DJTT Infectious Moderator photojojo's Avatar
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    Great post!
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  3. #3
    Tech Guru dripstep's Avatar
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    Hey thanks a lot man. It wasn't as much work as i thought it would be, A lot of fun!
    2 x gemini PT 1000 . Gemini PS-525 . X1
    NI Audio 6 . Traktor Scratch pro 2
    2007 Macbook Pro
    Quote Originally Posted by The Mighty FV View Post
    manners don't cost a thing dude - never forget that, it'll help you in all walks of life.

  4. #4
    Tech Guru dripstep's Avatar
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    Out of curiosity, has anyone else made RCA cables, or any other cables? Since doing this write up, I've been hooked. Its cheaper to buy, but much more fun to make. This weekend I'm making some more RCAs, a 3.5mm to RCA, and a couple of RCAs that have 2 males on one end, and one male on the other end for a switch box project I came up with. <--more on that one when I get all of my parts. Am I the only DIY cable maker here? Lol
    2 x gemini PT 1000 . Gemini PS-525 . X1
    NI Audio 6 . Traktor Scratch pro 2
    2007 Macbook Pro
    Quote Originally Posted by The Mighty FV View Post
    manners don't cost a thing dude - never forget that, it'll help you in all walks of life.

  5. #5
    Tech Guru Patch's Avatar
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    I've got some 10ft RCA's that I used to use when my laptop was not near my decks, and I used a motu ultralite with mixvibes. They were high quality cables, and I haven't used 'em since I put my laptop on the desk with my decks.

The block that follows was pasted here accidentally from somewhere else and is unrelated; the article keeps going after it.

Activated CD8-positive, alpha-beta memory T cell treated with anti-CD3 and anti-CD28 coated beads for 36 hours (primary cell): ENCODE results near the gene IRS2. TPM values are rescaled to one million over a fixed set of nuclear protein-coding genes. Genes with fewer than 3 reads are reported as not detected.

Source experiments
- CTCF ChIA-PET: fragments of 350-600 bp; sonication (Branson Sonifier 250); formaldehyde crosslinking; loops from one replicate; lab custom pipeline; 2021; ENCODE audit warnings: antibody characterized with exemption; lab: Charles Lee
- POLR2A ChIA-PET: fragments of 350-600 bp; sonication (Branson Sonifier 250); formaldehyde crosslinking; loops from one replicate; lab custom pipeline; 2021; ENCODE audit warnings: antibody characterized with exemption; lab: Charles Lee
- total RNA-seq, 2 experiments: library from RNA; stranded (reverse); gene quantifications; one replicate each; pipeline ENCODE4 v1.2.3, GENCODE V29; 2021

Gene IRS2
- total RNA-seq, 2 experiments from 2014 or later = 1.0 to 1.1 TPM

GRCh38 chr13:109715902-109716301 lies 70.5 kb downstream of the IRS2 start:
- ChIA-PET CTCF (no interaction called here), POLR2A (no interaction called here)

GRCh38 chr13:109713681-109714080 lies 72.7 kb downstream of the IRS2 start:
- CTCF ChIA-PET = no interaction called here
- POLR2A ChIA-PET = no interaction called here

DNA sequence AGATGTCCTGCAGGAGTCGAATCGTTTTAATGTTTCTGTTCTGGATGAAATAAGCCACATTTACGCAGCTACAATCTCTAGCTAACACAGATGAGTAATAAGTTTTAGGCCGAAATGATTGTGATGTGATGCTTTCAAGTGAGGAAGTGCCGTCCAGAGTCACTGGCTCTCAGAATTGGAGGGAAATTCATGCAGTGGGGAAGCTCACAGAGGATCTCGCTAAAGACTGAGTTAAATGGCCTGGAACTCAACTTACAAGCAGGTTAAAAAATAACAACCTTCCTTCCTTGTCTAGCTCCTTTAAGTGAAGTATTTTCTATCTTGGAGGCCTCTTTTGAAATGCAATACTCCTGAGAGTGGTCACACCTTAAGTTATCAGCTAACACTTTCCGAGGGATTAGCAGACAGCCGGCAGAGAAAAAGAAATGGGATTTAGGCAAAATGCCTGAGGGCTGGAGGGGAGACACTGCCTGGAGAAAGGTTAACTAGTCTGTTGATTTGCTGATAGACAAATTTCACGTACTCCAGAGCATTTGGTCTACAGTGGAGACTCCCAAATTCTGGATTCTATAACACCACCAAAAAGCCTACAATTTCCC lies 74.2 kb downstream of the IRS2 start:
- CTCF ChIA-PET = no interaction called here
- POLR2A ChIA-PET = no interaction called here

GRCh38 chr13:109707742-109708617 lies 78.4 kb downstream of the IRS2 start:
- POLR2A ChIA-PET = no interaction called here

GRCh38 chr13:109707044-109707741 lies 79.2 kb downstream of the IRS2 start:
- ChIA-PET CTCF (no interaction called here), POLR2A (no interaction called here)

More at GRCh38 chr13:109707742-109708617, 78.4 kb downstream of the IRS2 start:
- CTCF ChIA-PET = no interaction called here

Thanks for the write up - I'm gonna give this a bash...

    Of course - you know where this leads, right??? Home made multicore cables...

    I'm sure I could quite easily get addicted to cable making.
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  6. #6
    Tech Guru dripstep's Avatar
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    Careful, cable making is like tattoos, gambling and smack, once you start, its all over hahah.
    I'm making some single strand black cables with gold tips. Just discovered the joys of heatshrink.
    2 x gemini PT 1000 . Gemini PS-525 . X1
    NI Audio 6 . Traktor Scratch pro 2
    2007 Macbook Pro
    Quote Originally Posted by The Mighty FV View Post
    manners don't cost a thing dude - never forget that, it'll help you in all walks of life.

  7. #7
    Tech Mentor AndrewFuse's Avatar
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    Great work, and they look also good

    i want to do this for a long time, but i'm affraid of that "tatoo" princip
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  8. #8
    Tech Mentor jimbrowski00's Avatar
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    great post man! Thanks for all the clear pics!

  9. #9
    Tech Guru deevey's Avatar
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    Just discovered the joys of heatshrink.
    Mmmmm heatshrink


  10. #10
    Tech Guru Cybertrash's Avatar
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    I'd like to do this, but I can't for the life of me find any suitable cable around here :/